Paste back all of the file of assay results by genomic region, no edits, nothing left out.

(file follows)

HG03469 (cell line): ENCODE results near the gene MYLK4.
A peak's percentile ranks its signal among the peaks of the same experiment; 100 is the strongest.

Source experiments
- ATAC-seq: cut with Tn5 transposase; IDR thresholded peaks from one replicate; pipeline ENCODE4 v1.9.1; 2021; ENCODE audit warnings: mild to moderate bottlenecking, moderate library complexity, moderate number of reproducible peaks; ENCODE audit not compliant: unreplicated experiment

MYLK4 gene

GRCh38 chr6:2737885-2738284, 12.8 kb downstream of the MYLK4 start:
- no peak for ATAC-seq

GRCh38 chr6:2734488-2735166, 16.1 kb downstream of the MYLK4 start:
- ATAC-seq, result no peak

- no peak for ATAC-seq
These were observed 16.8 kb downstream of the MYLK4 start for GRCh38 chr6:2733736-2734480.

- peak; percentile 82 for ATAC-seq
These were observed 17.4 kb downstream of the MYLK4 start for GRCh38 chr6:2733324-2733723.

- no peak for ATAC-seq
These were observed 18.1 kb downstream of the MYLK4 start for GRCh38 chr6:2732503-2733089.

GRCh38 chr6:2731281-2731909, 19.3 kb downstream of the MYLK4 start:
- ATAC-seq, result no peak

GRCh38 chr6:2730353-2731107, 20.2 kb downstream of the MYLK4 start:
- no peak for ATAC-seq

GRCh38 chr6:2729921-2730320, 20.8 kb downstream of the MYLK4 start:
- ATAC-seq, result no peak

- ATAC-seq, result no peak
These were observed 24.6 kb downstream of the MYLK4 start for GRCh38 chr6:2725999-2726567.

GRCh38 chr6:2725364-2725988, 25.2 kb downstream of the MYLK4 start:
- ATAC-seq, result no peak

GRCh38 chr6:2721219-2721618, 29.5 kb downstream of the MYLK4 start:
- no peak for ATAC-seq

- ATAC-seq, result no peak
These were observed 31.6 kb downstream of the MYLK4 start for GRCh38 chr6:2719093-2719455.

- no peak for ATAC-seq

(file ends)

HG03469 (cell line): ENCODE results near the gene MYLK4.
A peak's percentile ranks its signal among the peaks of the same experiment; 100 is the strongest.

Source experiments
- ATAC-seq: cut with Tn5 transposase; IDR thresholded peaks from one replicate; pipeline ENCODE4 v1.9.1; 2021; ENCODE audit warnings: mild to moderate bottlenecking, moderate library complexity, moderate number of reproducible peaks; ENCODE audit not compliant: unreplicated experiment

MYLK4 gene

GRCh38 chr6:2737885-2738284, 12.8 kb downstream of the MYLK4 start:
- no peak for ATAC-seq

GRCh38 chr6:2734488-2735166, 16.1 kb downstream of the MYLK4 start:
- ATAC-seq, result no peak

- no peak for ATAC-seq
These were observed 16.8 kb downstream of the MYLK4 start for GRCh38 chr6:2733736-2734480.

- peak; percentile 82 for ATAC-seq
These were observed 17.4 kb downstream of the MYLK4 start for GRCh38 chr6:2733324-2733723.

- no peak for ATAC-seq
These were observed 18.1 kb downstream of the MYLK4 start for GRCh38 chr6:2732503-2733089.

GRCh38 chr6:2731281-2731909, 19.3 kb downstream of the MYLK4 start:
- ATAC-seq, result no peak

GRCh38 chr6:2730353-2731107, 20.2 kb downstream of the MYLK4 start:
- no peak for ATAC-seq

GRCh38 chr6:2729921-2730320, 20.8 kb downstream of the MYLK4 start:
- ATAC-seq, result no peak

- ATAC-seq, result no peak
These were observed 24.6 kb downstream of the MYLK4 start for GRCh38 chr6:2725999-2726567.

GRCh38 chr6:2725364-2725988, 25.2 kb downstream of the MYLK4 start:
- ATAC-seq, result no peak

GRCh38 chr6:2721219-2721618, 29.5 kb downstream of the MYLK4 start:
- no peak for ATAC-seq

- ATAC-seq, result no peak
These were observed 31.6 kb downstream of the MYLK4 start for GRCh38 chr6:2719093-2719455.

- no peak for ATAC-seq